“Germany’s hydrogen strategy shows that one of the world’s largest fossil gas consumers is preparing for a future without it,” Felix Heilmann, a researcher at climate think tank E3G, told Clean Energy Wire. “The government’s recognition that only green hydrogen from renewable sources is sustainable reduces the long term risk of fossil gas surviving through the back door.”
Of course, the BP write-downs may just be a fraction of what the oil and gas industry is facing. Carbon Tracker recently warned of trillions of dollars in global write-downs of anticipated profits as a result of the clean energy transition, mostly in the form of oil and gas reserves that will never be exploited.
Because of this, oil majors are taking drastic action. ENI is splitting its company into an “energy revolution” unit, and a fossil fuel division full of legacy assets, and Shell is reportedly preparing to do the same, placing its faith in the future based around electricity generation, renewables, and green hydrogen.
BP has also revised its carbon prices for the period to 2050 and these now include a price of $US100 a tone of CO2 in 2030. It is also expanding into renewables in a major way: apart from its BP Lightsource joint venture, which has so far focused on solar, it is also looking at wind energy and has talked of a 1.5GW wind and solar project in West Australia to produce green hydrogen.
It had previously resisted calls – even from its auditors – to adjust the value of its assets. Deloitte explicitly noted in 2019 that BP’s previous impairment prices were not consistent with the Paris goals, based on a comparison to third party scenarios, but it seems the Covid-19 pandemic has forced it to act.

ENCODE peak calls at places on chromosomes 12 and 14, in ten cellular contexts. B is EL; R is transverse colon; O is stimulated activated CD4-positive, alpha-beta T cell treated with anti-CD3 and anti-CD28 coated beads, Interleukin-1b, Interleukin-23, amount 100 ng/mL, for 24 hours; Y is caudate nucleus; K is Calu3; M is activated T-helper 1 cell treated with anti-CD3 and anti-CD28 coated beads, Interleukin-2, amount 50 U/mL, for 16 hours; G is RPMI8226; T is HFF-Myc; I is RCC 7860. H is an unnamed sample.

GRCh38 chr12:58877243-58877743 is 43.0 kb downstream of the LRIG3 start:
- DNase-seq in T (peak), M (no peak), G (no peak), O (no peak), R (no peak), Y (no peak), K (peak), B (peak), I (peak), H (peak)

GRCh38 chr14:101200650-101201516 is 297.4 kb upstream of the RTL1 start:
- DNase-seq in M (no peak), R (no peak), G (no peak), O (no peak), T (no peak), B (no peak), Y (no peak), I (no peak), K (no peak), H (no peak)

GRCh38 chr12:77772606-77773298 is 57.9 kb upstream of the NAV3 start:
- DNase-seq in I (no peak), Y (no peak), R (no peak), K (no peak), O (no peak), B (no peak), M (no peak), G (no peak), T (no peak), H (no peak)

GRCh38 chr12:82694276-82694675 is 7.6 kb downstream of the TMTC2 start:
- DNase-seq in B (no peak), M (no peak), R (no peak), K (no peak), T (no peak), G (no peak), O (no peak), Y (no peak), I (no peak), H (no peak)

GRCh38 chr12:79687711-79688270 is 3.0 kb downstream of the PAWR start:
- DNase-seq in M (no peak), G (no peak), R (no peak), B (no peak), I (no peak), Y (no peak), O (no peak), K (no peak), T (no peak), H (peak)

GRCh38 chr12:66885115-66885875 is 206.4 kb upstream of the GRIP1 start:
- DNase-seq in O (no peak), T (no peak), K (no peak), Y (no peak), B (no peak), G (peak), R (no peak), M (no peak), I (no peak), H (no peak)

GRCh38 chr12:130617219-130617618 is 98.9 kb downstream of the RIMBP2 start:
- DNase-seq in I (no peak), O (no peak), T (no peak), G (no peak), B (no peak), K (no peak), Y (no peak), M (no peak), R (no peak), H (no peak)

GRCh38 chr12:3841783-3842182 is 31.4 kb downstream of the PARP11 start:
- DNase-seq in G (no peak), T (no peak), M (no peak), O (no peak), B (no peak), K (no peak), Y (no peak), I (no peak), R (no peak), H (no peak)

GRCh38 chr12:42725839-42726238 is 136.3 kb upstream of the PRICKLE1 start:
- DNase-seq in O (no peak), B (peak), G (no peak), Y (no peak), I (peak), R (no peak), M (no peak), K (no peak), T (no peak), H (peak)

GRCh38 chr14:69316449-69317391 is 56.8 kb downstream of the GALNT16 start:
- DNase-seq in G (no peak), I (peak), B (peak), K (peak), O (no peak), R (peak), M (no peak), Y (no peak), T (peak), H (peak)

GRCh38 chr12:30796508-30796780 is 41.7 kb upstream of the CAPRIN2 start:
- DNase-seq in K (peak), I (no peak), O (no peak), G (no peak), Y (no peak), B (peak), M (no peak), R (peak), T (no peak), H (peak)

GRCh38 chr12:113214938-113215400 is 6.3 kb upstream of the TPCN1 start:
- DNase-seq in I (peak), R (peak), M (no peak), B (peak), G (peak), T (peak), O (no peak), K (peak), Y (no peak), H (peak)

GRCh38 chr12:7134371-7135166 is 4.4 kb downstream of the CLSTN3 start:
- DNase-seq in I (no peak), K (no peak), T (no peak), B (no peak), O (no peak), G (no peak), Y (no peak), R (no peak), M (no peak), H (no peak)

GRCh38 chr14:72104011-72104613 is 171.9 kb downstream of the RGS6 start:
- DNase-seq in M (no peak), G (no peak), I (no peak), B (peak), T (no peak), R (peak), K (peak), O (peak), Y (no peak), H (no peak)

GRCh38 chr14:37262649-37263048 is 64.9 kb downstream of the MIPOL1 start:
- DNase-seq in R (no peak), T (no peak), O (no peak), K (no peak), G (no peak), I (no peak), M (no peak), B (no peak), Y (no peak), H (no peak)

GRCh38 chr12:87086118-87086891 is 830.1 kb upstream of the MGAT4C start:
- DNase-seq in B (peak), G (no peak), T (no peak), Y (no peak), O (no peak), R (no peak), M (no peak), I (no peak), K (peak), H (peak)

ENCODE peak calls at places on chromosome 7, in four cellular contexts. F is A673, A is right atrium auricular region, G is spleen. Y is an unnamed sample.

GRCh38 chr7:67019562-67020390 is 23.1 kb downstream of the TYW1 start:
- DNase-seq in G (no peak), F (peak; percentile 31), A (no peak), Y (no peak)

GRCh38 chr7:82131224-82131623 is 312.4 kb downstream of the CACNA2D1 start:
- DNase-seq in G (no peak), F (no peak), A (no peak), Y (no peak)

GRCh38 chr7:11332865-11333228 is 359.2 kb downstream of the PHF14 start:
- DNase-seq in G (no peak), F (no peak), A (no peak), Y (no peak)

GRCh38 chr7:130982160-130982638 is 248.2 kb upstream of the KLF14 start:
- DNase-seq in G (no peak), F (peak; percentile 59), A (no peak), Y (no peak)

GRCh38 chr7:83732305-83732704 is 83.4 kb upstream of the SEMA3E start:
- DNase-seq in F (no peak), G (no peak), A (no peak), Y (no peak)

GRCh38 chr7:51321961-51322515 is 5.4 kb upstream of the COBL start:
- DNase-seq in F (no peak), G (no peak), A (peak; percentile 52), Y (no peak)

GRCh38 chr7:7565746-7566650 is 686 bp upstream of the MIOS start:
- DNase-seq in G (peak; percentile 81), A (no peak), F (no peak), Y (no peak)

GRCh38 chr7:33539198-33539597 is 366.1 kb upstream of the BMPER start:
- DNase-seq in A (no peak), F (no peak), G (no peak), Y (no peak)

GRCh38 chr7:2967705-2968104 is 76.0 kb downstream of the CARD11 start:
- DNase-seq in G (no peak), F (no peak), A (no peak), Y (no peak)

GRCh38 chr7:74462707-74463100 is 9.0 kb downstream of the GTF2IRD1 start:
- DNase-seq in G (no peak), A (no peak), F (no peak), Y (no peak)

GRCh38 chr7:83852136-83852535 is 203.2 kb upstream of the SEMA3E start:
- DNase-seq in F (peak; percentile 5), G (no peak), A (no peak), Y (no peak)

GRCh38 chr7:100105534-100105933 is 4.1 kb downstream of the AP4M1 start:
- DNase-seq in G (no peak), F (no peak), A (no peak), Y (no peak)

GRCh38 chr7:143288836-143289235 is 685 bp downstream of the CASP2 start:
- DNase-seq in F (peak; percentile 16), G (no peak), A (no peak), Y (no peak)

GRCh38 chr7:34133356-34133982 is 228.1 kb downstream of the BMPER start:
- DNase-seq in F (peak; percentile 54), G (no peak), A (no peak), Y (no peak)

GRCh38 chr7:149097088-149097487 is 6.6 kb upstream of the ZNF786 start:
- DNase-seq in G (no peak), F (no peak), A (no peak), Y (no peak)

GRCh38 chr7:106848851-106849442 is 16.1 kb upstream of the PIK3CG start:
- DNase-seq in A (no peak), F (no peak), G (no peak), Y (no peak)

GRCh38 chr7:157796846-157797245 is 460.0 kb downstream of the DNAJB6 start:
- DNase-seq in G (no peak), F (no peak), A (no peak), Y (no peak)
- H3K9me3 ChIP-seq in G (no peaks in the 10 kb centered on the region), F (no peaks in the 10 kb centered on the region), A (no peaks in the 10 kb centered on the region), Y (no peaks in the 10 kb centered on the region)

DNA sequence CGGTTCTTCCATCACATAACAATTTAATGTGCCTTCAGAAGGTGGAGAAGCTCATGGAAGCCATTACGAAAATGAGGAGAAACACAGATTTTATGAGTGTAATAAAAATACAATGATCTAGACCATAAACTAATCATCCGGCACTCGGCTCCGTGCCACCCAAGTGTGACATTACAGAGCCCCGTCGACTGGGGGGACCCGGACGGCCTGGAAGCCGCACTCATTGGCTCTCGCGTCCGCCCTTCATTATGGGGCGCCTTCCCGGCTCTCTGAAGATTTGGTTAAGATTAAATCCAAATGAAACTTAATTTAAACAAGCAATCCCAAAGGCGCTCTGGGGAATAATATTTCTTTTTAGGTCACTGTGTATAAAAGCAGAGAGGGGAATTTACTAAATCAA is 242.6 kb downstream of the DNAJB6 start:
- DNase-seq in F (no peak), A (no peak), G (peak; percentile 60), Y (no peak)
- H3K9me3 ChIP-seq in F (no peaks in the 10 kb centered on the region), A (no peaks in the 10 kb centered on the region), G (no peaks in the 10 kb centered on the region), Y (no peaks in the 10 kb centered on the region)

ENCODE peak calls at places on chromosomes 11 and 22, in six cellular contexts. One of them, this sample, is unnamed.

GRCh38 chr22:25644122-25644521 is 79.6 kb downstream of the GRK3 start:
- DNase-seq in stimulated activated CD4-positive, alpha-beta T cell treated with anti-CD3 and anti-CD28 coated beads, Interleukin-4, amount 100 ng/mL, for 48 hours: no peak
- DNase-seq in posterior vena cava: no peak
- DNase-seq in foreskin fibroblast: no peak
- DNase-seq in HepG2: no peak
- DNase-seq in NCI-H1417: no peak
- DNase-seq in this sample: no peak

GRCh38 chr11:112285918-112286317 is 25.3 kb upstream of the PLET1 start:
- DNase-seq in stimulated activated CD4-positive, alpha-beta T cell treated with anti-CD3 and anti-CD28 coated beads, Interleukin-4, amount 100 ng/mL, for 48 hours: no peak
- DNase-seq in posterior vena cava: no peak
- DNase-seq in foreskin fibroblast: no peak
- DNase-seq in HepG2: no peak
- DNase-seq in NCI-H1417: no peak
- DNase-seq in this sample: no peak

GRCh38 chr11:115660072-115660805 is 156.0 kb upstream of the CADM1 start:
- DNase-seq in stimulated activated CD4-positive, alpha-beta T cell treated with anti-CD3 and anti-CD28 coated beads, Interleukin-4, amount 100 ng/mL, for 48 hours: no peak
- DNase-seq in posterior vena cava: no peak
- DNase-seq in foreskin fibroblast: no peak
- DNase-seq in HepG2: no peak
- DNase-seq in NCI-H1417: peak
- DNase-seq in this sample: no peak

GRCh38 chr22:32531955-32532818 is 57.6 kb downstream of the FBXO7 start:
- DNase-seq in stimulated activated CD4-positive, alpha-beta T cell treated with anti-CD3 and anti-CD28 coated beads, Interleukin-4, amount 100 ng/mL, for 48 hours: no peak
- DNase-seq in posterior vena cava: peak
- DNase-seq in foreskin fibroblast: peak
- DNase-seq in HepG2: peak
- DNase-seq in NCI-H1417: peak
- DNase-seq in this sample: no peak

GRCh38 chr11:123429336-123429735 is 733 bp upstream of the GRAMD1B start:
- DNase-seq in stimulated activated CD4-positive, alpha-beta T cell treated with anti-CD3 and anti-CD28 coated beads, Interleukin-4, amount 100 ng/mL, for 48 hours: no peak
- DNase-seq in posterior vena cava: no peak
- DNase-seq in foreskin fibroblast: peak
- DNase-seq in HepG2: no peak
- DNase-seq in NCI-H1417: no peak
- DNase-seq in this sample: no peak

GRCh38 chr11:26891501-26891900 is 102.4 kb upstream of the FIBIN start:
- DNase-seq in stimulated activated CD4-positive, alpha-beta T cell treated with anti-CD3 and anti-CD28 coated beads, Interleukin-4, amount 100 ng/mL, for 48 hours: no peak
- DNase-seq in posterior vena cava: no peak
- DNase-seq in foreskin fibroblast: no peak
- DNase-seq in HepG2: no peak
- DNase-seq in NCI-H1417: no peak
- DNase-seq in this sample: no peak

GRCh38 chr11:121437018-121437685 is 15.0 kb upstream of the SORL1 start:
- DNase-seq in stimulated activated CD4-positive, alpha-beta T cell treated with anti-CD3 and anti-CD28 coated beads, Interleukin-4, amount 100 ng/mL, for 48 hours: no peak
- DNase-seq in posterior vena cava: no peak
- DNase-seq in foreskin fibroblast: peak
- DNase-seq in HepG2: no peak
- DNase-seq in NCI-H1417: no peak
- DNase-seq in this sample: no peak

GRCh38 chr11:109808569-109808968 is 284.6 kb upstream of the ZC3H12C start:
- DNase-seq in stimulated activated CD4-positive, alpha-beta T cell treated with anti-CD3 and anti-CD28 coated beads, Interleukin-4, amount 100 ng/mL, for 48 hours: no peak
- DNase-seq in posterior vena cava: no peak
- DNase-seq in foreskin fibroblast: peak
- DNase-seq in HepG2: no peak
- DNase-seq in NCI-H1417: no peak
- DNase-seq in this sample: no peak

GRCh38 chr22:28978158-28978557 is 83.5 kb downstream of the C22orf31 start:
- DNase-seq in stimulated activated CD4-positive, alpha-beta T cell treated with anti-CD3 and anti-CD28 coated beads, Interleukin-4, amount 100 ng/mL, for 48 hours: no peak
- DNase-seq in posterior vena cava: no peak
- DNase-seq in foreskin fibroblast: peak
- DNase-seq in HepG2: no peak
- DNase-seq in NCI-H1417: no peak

But while the European oil majors take action, the US majors such as Chevron, Exxon, and Conoco-Philips have not; perhaps encouraged, if not deluded, by the anti-climate position of president Donald Trump, who has hauled the US out of the climate treaty. Still, Chevron last December wrote down $11 billion on the value of some US gas assets because of falling demand and gas prices.
The Australian gas industry, similarly fooled by, or happy to exploit the Australian government’s own lacklustre climate policies, is also seeking to extract a maximum amount of government support, and even new subsidies, to lock its future in the face of an accelerating global shift to green energy.
Incumbent generators are also seeking to slow down the introduction of new rules and regulations that are designed to give a level playing field to new technologies. So far, the regulators have resisted that push in regards to wholesale demand management, but is under pressure to postpone a shift to 5-minute settlements considered crucial for the transition away from fossil fuels.
BP will release its results on August 4, and Looney is expected to provide a more detailed road map for BP’s transition to clean energy and net-zero emissions in September.